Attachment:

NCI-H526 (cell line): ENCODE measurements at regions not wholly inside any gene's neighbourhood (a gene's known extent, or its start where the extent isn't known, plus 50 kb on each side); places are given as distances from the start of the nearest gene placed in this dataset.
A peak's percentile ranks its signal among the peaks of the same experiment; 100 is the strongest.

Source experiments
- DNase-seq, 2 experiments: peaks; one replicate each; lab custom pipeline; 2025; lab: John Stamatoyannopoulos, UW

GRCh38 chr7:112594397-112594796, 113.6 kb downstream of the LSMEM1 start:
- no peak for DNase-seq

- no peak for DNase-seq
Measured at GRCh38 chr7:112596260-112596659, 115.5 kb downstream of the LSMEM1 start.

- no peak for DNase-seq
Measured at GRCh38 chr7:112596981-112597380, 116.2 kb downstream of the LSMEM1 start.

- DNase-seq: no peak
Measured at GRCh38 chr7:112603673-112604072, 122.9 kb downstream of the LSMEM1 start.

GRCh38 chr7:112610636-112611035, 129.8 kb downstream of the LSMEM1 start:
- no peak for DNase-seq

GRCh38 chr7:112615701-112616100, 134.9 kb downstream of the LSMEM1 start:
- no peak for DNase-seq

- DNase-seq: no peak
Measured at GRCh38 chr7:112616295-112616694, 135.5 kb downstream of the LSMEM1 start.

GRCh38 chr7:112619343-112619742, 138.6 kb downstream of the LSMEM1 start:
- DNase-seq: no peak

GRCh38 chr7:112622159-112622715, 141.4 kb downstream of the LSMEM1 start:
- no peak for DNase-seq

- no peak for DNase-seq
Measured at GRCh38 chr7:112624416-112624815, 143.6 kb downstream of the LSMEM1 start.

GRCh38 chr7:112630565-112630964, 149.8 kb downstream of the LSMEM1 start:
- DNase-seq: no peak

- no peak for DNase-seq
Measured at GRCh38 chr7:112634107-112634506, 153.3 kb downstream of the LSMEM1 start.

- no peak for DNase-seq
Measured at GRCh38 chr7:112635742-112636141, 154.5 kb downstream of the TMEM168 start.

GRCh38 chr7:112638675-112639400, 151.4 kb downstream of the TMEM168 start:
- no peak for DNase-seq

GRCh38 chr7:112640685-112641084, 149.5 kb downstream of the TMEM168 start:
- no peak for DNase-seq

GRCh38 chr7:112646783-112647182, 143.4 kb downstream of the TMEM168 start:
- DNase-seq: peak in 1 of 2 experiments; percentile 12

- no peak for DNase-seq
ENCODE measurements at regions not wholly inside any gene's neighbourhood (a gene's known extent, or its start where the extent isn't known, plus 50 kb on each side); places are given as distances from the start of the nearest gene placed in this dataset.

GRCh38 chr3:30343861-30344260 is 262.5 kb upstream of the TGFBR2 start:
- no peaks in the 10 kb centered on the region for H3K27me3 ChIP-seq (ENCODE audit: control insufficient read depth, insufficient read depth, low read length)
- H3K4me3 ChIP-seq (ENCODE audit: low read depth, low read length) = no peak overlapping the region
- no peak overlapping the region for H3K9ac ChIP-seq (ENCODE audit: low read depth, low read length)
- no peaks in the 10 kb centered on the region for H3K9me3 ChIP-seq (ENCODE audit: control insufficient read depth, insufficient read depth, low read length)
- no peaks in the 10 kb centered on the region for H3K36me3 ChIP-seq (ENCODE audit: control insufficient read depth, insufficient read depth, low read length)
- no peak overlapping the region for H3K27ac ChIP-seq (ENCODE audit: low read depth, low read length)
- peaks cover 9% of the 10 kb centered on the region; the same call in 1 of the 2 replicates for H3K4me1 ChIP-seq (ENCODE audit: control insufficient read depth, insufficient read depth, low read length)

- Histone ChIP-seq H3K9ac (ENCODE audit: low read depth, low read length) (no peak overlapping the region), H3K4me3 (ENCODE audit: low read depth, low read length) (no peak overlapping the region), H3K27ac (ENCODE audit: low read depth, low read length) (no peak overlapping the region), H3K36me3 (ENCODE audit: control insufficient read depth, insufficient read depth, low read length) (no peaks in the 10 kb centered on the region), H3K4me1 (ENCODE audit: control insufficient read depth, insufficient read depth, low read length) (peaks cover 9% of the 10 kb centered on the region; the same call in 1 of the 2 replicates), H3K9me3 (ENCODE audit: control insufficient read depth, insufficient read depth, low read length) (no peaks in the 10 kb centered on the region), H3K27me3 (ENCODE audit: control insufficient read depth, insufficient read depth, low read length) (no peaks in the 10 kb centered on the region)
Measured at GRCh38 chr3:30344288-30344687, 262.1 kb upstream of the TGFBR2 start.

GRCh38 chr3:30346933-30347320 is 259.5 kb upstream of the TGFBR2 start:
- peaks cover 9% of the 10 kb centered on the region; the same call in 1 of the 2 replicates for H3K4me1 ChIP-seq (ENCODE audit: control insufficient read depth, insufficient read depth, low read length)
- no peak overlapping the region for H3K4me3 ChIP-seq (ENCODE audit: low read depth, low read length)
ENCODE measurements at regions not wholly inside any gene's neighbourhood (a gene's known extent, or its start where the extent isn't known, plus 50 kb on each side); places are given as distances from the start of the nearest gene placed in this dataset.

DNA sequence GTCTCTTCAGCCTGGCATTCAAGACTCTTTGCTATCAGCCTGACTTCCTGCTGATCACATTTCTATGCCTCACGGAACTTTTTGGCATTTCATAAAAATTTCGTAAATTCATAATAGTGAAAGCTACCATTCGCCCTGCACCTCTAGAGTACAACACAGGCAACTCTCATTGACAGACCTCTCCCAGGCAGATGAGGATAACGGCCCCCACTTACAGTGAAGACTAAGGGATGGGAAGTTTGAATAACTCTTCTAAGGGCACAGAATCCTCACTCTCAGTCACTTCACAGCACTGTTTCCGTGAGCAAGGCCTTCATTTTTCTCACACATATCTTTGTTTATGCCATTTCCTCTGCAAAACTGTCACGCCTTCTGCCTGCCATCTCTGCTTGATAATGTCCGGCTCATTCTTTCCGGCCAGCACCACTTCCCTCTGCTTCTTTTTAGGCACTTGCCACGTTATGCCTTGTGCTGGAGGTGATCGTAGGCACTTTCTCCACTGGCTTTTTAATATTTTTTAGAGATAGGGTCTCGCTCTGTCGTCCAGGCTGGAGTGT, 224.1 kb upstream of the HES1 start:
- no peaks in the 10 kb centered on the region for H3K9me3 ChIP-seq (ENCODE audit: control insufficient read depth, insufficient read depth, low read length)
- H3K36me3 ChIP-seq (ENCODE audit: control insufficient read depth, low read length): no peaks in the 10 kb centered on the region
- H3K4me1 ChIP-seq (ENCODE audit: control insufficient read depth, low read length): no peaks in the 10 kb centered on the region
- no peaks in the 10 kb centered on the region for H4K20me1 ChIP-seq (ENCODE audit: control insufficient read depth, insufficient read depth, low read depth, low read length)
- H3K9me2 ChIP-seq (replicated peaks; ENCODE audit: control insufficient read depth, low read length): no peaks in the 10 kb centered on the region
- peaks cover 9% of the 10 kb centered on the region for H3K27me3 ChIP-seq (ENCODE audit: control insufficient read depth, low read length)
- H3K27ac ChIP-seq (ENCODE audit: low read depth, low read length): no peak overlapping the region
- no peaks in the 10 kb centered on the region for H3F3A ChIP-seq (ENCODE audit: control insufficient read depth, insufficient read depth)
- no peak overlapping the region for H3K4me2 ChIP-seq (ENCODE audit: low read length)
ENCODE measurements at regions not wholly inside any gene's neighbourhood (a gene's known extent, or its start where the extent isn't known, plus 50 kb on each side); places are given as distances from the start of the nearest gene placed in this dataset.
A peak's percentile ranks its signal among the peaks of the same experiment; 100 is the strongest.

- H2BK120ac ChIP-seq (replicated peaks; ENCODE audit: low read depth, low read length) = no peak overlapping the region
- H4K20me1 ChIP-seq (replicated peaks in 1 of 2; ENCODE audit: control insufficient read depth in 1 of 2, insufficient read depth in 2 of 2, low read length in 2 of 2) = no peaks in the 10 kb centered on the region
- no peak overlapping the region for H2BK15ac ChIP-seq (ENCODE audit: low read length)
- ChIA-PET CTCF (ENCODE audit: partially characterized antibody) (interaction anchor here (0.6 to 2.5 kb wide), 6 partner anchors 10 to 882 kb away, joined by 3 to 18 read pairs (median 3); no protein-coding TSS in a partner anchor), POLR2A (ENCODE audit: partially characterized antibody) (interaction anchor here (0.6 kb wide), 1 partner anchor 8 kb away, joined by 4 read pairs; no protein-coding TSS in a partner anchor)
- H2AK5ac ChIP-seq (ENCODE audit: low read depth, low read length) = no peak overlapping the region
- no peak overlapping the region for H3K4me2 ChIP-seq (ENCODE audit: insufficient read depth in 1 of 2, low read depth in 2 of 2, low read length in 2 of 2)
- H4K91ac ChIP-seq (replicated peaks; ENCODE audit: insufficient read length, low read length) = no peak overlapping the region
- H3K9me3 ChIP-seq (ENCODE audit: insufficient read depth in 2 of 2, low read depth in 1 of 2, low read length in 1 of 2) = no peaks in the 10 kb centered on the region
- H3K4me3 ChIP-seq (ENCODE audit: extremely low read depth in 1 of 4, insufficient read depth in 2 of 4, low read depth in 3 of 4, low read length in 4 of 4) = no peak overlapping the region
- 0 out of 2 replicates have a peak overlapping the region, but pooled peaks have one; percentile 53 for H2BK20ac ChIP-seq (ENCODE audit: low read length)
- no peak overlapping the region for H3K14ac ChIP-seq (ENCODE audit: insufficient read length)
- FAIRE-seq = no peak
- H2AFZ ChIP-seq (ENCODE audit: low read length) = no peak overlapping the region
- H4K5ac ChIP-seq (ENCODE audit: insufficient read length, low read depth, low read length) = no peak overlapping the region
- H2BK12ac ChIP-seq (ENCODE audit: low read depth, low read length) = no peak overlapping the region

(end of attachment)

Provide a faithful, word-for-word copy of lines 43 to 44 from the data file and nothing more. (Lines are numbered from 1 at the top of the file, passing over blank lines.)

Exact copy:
- no peaks in the 10 kb centered on the region for H3K9me3 ChIP-seq (ENCODE audit: control insufficient read depth, insufficient read depth, low read length)
- no peaks in the 10 kb centered on the region for H3K36me3 ChIP-seq (ENCODE audit: control insufficient read depth, insufficient read depth, low read length)